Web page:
The problem is that most submissions drop like an anvil through the new queue without getting more than one or two votes.
I can’t tell you how to become a power user on Digg or Reddit. I’ve had some luck with those sites but no consistent success, and I have a feeling it takes more effort and social networking than most webmasters want to do.
What I will tell you is how I’ve used StumbleUpon to drive nearly 80,000 visitors to this website without dramatically changing my web browsing habits or pestering people to vote for me.
Although StumbleUpon doesn’t create peaks as high as Digg or Reddit, it does offer two significant advantages:
1. Consistency – When you make the front page of Digg or Reddit you get a huge surge of traffic for about a day with some lingering effects the day after. Three days later you wouldn’t know it ever happened (aside from the wonderful incoming links). StumbleUpon continues to drive traffic to your site for days, even weeks, after the initial surge.
2. Pageviews – Digg and Reddit users generally read an article and leave your site immediately, viewing an average of 1.20 pages (according to my stats). The average Stumbler views a significantly higher 1.80 pages. Apparently those curious stumblers read more articles and are more likely to become regular readers.
Social Media Arbitrage
Now that I’ve told you why you should want use StumbleUpon to your advantage, here’s how to do it. The method is relatively simple and I’m sure many others are using it. It stems from two observations:
1. The Social Media Snowball – I noticed that when a post becomes popular on Reddit, it is basically guaranteed to take off on StumbleUpon as well. When a post becomes popular on one social site, it’s odds of doing so on another site dramatically improve.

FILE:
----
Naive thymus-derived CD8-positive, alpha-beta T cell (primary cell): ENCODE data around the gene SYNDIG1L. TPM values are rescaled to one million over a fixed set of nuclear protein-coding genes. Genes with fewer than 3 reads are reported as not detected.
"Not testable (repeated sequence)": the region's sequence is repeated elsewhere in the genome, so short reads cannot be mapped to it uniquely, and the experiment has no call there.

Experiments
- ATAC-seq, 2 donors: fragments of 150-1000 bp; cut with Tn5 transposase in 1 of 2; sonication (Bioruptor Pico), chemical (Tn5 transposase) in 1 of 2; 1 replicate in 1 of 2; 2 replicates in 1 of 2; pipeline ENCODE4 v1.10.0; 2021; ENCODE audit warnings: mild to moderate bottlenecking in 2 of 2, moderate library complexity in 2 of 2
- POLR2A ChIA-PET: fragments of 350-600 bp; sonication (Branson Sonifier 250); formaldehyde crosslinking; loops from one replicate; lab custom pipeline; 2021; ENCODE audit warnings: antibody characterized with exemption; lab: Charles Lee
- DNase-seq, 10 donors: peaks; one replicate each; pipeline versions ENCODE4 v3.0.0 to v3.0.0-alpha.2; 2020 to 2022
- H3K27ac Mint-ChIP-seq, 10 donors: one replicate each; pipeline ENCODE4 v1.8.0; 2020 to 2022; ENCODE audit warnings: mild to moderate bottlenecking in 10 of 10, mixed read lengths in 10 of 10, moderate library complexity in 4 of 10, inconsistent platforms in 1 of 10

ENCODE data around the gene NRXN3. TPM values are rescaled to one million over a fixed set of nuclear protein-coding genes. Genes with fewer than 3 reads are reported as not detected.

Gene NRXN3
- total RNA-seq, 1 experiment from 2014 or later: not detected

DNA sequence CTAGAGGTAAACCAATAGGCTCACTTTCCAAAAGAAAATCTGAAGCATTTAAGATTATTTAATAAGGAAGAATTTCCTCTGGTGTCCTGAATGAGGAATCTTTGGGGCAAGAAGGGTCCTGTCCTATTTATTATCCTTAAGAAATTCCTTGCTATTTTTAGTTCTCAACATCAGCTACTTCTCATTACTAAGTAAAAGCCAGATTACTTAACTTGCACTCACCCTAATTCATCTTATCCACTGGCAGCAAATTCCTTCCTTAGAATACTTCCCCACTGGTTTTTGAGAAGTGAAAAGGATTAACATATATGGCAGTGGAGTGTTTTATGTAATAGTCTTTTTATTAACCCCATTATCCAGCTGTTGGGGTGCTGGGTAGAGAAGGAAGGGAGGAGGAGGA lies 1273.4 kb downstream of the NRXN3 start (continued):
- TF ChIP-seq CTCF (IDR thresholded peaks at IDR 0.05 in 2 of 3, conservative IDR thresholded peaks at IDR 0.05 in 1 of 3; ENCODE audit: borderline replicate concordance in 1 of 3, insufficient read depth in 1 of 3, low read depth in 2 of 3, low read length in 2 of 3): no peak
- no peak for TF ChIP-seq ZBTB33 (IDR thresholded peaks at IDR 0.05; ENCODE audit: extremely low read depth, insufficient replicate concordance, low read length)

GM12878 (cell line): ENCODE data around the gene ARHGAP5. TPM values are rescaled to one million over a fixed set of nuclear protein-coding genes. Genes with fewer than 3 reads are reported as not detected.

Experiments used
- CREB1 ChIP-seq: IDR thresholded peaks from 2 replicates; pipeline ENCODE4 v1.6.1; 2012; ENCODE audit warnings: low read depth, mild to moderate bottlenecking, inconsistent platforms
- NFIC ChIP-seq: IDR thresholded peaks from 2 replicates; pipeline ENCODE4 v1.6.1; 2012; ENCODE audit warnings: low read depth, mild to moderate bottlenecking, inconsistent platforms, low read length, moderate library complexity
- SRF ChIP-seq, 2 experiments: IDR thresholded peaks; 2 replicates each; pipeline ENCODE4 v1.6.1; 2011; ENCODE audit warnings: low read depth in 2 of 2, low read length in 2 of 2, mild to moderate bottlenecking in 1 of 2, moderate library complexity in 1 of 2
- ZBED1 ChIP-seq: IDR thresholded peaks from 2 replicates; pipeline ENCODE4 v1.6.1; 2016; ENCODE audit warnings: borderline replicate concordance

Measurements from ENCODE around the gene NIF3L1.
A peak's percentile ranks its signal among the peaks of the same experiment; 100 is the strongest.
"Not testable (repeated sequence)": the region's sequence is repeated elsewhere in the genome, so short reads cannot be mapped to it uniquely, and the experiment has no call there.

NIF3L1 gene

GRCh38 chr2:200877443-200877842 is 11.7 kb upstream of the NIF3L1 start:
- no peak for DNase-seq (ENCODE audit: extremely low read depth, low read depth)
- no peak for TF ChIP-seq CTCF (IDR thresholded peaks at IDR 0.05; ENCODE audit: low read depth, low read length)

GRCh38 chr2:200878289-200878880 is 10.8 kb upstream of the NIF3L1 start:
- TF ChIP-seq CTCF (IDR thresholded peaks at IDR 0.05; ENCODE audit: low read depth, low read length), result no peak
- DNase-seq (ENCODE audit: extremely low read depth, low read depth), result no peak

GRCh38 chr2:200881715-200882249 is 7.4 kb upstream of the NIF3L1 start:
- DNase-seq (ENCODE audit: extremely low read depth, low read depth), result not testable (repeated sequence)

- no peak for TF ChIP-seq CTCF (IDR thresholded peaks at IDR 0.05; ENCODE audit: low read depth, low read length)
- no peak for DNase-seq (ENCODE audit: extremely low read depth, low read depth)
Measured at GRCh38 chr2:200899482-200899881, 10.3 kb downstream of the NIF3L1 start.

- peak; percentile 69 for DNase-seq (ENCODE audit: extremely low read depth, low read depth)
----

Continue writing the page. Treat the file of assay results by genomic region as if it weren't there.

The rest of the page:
2. Great Content Gets Around – All the major social sites have unique communities with varying tastes. But that doesn’t stop them from loving the same content. An interesting article is an interesting article. If you can find a post Digg users love, there is a great chance Reddit users will love it too, and vice versa.
These two observations led me to the strategy of Social Media Arbitrage. Arbitrage is defined as, “The purchase of securities on one market for immediate resale on another market in order to profit from a price discrepancy.” For social media, this means going to the popular pages of Digg, Reddit, and StumbleUpon, and submitting popular stories to other social sites where they haven’t been submitted yet.
It sounds too easy to work and this is partially true. It doesn’t work well for Digg or Reddit because 1) there is too much competition to submit to these sites. Most pages already are already submitted. And 2) the number of incoming submissions is so massive that even great submissions (from average users) are often ignored.
But fortunately, it does work well for StumbleUpon. If you always wanted to become a respected user but had no idea where to find great content to submit, this is the answer.
Becoming a Power Stumbler
I wrote this post because today I became a newly minted Top Stumbler. If you go to the Top Stumbler’s Page (as of 4/17/07) you’ll see my ugly mug, probably on the bottom half of the page (username: pickthebrain). All I did to get there is submit newly popular stories from Digg and Reddit as well every great post I find during casual feed reading. The StumbleUpon toolbar makes this incredibly easy.
To drive traffic, I also Stumble many of my own posts. Without fail, StumbleUpon sends at least a few hundred visitors over the course of the day. My friends with blogs have reported similar results.
Most people view social media as a form of entertainment and not much more. But if you’re already using it, why not expend a bit more effort and use it to drive traffic to your website?
Now that you know how it’s done, get out there and take away my competitive advantage!